Poorer communities in the developing world bear the brunt of plastic pollution. Could a new digital payment system spark a clean-up revolution?
It was once a shoreline buried by enough trash to render it invisible, warranting the unfortunate nickname “toilet bowl”. Now the Philippines’ Manila Bay beach is unrecognisably clean compared with a few months ago, a transformation so sudden and extreme that it brought tears to the eyes of residents.
The clean up started on 27 January, when 5,000 volunteers descended on Manila Bay to remove over 45 tonnes of garbage, marking the beginning of a nation-wide environmental rehabilitation campaign. But some two months before this massive movement began, a quiet revolution was already underway.
During the first week of December 2018, Brooklyn-based Bounties Network collected three tonnes of trash from Manila Bay over two days through a pilot project that paid a small network of people, mostly fishermen, for each cache of trash with a digital currency based on the Ethereum system.
For the mostly non-bank-using Filipino fishermen, this was a first-ever experience with a cryptocurrency. It’s one that could prove decisive in enabling poor communities around the world to take up arms in the fight against humanity’s waste, starting at the source of the bulk of global ocean pollution.
There are signs that this recycling-for-digital-payment industry may be just about to take off. Earlier in September 2018, Plastic Bank, a Vancouver-based blockchain company powered by IBM technology, also launched a similar inaugural project. They set up a scheme in Naga, a town in southern Luzon, the country’s largest island, establishing a permanent collection point to let people trade plastic and recyclable materials for digital payouts through a reward system. Shaun Frankson, co-founder of Plastic Bank, says three more similar locations will open near Manila Bay over the next six months.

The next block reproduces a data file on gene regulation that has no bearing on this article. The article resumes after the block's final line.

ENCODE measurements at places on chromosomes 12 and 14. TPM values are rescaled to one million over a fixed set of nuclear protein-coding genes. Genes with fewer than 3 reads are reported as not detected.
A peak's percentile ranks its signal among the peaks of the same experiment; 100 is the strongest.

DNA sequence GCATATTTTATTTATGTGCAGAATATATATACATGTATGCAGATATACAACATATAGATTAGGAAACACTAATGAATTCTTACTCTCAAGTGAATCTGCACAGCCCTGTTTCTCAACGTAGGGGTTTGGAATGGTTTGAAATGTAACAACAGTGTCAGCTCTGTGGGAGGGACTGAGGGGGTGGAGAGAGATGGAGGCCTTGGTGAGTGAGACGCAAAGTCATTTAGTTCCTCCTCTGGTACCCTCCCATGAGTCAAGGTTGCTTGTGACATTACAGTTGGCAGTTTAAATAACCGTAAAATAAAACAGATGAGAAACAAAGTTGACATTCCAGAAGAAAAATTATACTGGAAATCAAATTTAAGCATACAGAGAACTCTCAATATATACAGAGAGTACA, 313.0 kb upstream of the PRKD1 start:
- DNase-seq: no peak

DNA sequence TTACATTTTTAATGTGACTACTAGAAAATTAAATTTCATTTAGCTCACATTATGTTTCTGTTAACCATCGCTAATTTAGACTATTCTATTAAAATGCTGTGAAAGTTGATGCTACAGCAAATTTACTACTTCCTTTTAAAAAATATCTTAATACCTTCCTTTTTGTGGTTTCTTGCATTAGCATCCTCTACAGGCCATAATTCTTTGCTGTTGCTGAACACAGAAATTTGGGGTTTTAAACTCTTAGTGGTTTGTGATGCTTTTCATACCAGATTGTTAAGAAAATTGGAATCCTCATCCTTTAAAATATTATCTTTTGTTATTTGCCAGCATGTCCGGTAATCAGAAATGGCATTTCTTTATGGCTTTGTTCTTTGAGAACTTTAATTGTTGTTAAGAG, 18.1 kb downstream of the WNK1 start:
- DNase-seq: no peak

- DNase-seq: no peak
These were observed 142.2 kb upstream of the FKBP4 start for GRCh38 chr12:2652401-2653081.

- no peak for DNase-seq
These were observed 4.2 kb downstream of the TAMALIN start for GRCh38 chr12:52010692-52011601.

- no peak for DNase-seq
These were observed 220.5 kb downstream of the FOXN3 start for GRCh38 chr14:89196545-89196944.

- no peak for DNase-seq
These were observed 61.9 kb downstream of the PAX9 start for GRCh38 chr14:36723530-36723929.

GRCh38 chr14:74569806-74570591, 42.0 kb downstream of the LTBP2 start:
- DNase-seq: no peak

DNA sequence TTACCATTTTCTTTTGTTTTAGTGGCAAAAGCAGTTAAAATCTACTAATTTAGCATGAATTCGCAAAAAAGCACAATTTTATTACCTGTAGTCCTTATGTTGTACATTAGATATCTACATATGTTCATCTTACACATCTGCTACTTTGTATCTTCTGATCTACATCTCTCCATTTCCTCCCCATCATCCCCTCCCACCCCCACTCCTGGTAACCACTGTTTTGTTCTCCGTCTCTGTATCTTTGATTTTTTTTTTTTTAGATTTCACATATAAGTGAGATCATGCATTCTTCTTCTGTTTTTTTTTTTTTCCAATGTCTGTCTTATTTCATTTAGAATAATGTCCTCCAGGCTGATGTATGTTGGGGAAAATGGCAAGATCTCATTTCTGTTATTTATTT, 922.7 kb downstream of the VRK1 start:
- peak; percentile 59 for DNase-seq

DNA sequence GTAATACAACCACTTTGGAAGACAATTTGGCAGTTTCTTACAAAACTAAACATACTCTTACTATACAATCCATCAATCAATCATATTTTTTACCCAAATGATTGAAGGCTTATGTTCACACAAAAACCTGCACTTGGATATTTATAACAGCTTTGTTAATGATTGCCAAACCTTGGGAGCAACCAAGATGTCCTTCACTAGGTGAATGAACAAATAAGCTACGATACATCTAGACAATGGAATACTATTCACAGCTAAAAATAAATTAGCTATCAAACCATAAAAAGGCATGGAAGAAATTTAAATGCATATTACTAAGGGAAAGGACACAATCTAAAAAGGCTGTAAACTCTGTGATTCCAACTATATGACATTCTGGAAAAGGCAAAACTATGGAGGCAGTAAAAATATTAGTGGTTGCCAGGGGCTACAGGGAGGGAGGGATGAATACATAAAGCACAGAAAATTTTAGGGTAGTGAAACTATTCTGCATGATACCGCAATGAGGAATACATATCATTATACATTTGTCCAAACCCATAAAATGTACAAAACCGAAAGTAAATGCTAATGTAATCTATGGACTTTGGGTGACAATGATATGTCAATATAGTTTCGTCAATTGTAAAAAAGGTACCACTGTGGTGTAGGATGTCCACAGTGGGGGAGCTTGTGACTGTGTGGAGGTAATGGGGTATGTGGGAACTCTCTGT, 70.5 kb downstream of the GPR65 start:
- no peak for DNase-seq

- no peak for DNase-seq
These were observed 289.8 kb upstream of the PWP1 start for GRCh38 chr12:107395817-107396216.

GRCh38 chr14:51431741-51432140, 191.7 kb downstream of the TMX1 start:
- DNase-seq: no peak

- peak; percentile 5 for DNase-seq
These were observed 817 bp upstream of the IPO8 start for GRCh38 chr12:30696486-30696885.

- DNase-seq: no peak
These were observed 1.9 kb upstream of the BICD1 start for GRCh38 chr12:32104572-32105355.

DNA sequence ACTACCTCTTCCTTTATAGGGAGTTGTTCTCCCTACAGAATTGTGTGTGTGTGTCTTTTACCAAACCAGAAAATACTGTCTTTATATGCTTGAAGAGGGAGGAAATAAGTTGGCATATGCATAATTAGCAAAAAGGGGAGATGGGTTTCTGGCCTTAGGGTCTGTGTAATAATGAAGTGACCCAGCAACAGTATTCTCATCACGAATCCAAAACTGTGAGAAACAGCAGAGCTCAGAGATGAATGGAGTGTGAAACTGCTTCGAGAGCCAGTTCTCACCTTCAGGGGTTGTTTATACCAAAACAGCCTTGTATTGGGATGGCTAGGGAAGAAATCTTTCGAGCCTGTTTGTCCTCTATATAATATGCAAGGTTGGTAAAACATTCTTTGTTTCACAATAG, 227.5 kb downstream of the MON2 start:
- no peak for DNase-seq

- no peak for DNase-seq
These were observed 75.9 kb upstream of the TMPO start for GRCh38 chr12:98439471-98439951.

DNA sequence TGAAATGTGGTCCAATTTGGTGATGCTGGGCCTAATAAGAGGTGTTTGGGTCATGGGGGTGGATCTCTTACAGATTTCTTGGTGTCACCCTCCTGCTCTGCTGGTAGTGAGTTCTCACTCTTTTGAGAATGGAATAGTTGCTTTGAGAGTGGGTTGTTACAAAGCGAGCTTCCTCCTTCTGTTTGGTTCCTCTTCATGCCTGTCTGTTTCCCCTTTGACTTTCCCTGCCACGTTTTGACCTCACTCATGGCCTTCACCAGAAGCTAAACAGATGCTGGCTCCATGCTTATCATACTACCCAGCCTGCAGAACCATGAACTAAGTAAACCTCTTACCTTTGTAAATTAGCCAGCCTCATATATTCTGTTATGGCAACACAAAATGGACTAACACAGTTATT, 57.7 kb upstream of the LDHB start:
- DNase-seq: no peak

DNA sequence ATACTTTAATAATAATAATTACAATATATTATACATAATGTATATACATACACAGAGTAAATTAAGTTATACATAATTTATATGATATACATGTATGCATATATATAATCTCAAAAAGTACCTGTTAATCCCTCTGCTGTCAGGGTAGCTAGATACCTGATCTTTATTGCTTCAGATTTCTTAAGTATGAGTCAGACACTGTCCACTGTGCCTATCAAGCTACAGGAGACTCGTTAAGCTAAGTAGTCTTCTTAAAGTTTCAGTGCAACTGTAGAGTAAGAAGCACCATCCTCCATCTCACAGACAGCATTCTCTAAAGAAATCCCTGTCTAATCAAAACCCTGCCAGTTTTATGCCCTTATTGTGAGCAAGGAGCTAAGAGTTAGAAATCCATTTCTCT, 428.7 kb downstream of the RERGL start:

That both these pioneers have chosen the Philippines as their first location is not surprising considering the country’s contribution to ocean waste. A Wall Street Journal study in 2015 revealed that the Philippines is the third-largest emitter of plastic waste into global oceans, sending out almost two million metric tonnes of waste a year. Only China and Indonesia produce more plastic waste.
About 80% of ocean plastic in developing countries comes from areas of high poverty, IBM researchers have discovered. That insight could now inspire a revolution in plastic waste recycling to empower poverty-stricken people in these regions. Other projects are already being organised by Bounties Network in Thailand and Indonesia, and by Plastic Bank in Indonesia and Haiti, with plans for global expansion in the coming year.
The Philippines, a country with a knack for adopting new technologies, offers the perfect backdrop to test the new recycling business model.
Employing digital payouts to combat ocean pollution may be one of the most striking examples of how this new world of money can be put to the best of uses